Case Study of The Relationship between Heat-Resistant Paint and Comfortable Indoor Temperatures
International Journal of Environmental Protection and Policy
Volume 2, Issue 5, September 2014, Pages: 185-189
Received: Sep. 10, 2014;
Accepted: Oct. 7, 2014;
Published: Oct. 20, 2014
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Takashi Oda, System Design of Tokyo Metropolitan University, Tokyo, Japan; Nissin Sangyo Co., Ltd., Tokyo, Japan
Kimihiro Yamanaka, System Design of Tokyo Metropolitan University, Tokyo, Japan
Mitsuyuki Kawakami, Human Sciences of Kanagawa University, Kanagawa, Japan
Higher temperatures can cause health problems such as heat stroke, and the number of cases increases sharply in people over 65 years old. Elderly people have a high risk of heat stroke, not only during the day but also at night, and they also have a reduced sensitivity to heat, so the possibility that countermeasures are taken too late increases. In such cases adverse effects cannot be prevented by measures involving voluntary action, including the provision of air conditioning. For these reasons, heat stroke countermeasures involving methods that do not depend on the sensory functions of the target person are needed. Therefore, we propose a new method for controlling indoor temperatures using heat-resistant paint. In this study, two verification experiments were conducted totest the proposed temperature control method in cargo containers and communal buildings. The effectiveness of the methods was apparent in measurements of temperature and electricity consumption.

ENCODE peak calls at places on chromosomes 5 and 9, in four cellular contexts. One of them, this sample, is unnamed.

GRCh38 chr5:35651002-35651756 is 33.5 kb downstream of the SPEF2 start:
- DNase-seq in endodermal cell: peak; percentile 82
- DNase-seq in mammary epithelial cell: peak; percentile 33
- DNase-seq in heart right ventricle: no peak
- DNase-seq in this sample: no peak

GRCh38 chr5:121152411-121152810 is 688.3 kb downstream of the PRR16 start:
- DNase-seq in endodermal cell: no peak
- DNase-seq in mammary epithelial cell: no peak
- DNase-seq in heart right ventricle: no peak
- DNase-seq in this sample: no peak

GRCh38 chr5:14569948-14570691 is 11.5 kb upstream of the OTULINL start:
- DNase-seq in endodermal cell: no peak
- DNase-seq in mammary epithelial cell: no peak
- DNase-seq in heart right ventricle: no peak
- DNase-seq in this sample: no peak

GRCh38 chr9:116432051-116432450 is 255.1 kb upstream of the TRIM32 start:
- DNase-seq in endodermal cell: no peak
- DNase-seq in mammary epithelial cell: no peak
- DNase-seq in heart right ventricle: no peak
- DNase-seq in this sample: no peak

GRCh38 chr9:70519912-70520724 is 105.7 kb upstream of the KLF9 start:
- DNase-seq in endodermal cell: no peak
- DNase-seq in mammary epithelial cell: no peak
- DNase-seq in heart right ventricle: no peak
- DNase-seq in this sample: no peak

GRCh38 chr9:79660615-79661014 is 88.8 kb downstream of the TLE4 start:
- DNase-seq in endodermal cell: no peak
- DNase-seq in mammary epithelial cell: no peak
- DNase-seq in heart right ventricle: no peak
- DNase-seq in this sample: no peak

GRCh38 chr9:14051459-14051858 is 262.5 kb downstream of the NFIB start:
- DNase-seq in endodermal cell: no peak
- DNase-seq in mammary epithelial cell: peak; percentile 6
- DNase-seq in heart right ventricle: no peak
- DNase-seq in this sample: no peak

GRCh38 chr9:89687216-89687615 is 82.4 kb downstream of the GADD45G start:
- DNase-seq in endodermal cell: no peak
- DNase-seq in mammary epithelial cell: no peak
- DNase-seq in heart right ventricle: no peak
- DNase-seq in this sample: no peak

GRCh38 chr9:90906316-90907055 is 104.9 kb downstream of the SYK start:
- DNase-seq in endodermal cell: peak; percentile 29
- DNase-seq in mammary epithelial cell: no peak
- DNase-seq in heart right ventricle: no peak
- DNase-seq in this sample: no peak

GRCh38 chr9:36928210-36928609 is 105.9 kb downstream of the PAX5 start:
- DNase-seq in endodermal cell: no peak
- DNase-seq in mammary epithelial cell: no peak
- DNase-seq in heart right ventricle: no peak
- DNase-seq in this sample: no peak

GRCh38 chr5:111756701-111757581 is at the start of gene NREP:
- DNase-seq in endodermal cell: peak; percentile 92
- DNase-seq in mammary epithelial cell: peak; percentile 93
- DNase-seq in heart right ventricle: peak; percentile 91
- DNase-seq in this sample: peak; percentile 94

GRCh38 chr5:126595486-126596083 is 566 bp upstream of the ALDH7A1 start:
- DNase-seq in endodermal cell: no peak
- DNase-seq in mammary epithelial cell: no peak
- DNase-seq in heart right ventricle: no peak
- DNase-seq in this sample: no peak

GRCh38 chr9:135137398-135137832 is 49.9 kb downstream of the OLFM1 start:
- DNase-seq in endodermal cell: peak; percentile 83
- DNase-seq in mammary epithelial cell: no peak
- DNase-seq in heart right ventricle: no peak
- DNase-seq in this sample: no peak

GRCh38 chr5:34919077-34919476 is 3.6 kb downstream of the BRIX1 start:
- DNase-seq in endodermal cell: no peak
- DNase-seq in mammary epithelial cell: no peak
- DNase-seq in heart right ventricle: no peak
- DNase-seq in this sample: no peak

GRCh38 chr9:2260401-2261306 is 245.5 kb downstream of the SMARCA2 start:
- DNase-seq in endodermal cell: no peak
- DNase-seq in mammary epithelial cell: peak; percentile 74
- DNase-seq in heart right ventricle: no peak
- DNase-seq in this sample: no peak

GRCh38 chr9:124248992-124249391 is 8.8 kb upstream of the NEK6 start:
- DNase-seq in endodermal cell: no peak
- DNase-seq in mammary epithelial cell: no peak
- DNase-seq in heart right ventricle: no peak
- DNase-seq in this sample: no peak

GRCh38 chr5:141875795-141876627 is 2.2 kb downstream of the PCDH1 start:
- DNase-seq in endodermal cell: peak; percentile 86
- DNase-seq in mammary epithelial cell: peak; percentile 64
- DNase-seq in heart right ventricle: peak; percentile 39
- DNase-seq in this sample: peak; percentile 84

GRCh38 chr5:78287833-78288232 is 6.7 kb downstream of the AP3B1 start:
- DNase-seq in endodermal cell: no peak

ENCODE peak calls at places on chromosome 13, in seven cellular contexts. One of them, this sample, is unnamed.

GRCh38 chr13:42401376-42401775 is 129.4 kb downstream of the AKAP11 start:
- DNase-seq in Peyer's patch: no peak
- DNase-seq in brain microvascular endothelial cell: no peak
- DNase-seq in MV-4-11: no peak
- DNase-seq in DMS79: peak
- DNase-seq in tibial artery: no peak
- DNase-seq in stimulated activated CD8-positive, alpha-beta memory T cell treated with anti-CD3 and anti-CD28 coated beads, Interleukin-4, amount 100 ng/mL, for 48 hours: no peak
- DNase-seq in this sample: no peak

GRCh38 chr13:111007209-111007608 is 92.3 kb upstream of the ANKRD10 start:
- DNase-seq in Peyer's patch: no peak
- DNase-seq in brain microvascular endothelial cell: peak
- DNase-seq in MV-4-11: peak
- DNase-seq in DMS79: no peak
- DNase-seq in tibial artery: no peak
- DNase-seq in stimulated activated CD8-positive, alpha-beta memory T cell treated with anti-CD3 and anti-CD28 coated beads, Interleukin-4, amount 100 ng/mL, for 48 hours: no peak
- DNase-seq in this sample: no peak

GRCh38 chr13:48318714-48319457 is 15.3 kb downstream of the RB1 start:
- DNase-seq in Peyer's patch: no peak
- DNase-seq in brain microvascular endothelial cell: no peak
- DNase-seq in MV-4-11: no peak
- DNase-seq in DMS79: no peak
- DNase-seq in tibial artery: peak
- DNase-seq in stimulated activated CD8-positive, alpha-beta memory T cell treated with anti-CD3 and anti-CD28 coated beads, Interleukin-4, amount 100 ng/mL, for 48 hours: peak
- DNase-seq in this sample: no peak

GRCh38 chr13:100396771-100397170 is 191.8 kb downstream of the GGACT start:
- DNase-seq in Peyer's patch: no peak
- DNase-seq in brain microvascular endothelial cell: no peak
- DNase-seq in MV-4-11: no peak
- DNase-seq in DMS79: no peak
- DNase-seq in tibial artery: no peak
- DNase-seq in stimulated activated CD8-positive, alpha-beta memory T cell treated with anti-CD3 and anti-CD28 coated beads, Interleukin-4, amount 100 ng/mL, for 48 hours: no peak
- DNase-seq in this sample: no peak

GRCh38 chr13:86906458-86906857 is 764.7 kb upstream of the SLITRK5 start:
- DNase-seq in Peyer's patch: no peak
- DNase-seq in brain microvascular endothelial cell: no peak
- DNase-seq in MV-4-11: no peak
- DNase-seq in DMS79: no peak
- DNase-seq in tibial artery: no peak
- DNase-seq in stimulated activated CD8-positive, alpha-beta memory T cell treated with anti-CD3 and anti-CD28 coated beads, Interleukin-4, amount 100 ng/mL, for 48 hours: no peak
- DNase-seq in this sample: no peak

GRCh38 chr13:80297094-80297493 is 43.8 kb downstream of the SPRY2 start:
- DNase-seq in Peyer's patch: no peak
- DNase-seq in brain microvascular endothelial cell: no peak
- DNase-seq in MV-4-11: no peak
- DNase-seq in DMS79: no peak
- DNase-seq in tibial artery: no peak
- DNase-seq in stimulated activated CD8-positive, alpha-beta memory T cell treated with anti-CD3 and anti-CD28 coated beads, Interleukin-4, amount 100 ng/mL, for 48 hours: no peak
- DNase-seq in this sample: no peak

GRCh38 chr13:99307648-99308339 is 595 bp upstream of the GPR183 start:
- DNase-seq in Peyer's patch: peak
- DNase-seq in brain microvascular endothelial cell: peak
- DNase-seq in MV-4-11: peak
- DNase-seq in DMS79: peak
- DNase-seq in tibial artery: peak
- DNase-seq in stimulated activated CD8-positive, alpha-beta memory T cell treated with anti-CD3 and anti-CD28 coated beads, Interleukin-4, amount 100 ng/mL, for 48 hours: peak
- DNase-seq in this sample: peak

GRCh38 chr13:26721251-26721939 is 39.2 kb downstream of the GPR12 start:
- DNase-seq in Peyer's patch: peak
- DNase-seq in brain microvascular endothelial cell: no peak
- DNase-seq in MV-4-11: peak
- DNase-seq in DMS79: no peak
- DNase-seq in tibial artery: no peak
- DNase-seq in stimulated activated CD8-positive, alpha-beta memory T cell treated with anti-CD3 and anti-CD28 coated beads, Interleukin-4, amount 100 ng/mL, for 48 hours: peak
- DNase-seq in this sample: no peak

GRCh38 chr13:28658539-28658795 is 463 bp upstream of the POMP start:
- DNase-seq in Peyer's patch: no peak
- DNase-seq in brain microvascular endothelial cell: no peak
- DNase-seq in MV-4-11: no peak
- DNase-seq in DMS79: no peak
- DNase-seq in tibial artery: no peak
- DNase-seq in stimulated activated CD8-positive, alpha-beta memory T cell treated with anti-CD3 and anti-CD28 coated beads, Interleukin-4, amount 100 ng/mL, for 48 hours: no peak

Case Study of The Relationship between Heat-Resistant Paint and Comfortable Indoor Temperatures, International Journal of Environmental Protection and Policy.
Vol. 2, No. 5,
2014, pp. 185-189.
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